Overview

Get meteorological data from met stations located all over the world. That’s what you can do with this R package. There are LOTS of stations too (29,729 available in this dataset) and many have data that go pretty far back in time. The data comes from the Integrated Surface Dataset (ISD), which is maintained by the National Oceanic and Atmospheric Administration (NOAA).

Discovering Met Stations

At a minimum we need a station’s identifier to obtain its met data. We can start the process of getting an identifier by accessing the entire catalog of station metadata with the get_station_metadata() function. The output tibble has station id values in the first column. Let’s get a subset of stations from that: those stations that are located in Norway.

This table can be even more greatly reduced to isolate the stations of interest. For example, we could elect to get only high-altitude stations (above 1000 meters) in Norway.

The station IDs from the tibble can be transformed into a vector of station IDs with dplyr::pull().

Suppose you’d like to collect several years of met data from a particular station and fetch only the observations that meet some set of conditions. Here’s an example of obtaining temperatures above 15 degrees Celsius from the high-altitude "JUVVASSHOE" station in Norway and adding a column with temperatures in degrees Fahrenheit.

station_data <- 
  get_station_metadata() %>%
  dplyr::filter(name == "JUVVASSHOE") %>%
  dplyr::pull(id) %>%
  get_met_data(years = 2011:2019)

high_temp_data <-
  station_data %>%
  dplyr::select(id, time, wd, ws, temp) %>% 
  dplyr::filter(temp > 16) %>%
  dplyr::mutate(temp_f = ((temp * (9/5)) + 32) %>% round(1)) %>%
  dplyr::arrange(dplyr::desc(temp_f))

Additional Data Fields

There can be a substantial amount of additional met data beyond wind speed, ambient temperature, etc. However, these additional fields can vary greatly across stations. The nomenclature for the additional categories of data uses ‘two-letter + digit’ identifiers (e.g., AA1, GA1, etc.). Within each category are numerous fields, where the variables are coded as [identifer]_[index]). More information about these additional data fields can be found in this PDF document.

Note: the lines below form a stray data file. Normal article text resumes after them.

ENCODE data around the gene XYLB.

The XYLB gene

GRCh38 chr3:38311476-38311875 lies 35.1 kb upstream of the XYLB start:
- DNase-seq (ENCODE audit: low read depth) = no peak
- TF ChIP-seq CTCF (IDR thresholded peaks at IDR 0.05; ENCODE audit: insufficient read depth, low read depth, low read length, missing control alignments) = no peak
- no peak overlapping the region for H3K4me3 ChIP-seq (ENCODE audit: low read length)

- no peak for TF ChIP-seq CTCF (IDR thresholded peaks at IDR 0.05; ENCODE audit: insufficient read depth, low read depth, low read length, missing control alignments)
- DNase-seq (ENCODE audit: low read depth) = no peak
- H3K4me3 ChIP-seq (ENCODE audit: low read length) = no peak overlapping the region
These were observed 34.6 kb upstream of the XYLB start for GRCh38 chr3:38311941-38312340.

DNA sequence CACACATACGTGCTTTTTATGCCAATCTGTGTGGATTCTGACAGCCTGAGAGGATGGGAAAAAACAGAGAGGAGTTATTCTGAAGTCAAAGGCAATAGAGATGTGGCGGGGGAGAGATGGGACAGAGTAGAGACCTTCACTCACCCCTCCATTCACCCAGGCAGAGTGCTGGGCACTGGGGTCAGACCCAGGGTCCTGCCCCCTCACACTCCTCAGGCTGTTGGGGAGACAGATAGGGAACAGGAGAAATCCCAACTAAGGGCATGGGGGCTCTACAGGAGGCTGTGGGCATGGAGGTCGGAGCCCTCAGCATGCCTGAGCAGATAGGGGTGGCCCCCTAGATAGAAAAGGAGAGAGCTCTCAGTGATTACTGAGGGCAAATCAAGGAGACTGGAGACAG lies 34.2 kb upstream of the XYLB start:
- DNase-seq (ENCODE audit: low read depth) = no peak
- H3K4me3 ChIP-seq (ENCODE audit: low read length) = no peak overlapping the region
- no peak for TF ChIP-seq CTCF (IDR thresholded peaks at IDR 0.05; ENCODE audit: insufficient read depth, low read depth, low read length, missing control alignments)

To find out which categories of additional data fields are available for a station, we can use the station_coverage() function. You’ll get a tibble with the available additional categories and their counts over the specified period.

We can use purrr’s map_df() function to get additional data field coverage for a subset of stations (those that are near sea level and have data in 2019). With the station_coverage() function set to output tibbles in wide mode (one row per station, field categories as columns, and counts of observations as values), we can ascertain which stations have the particular fields we need.

coverage_tbl
#> # A tibble: 16 x 88
#>    id       AA1   AB1   AC1   AD1   AE1   AG1   AH1   AI1   AJ1   AK1   AL1
#>    <chr>  <int> <int> <int> <int> <int> <int> <int> <int> <int> <int> <int>
#>  1 01023…     0     0     0     0     0     0     0     0     0     0     0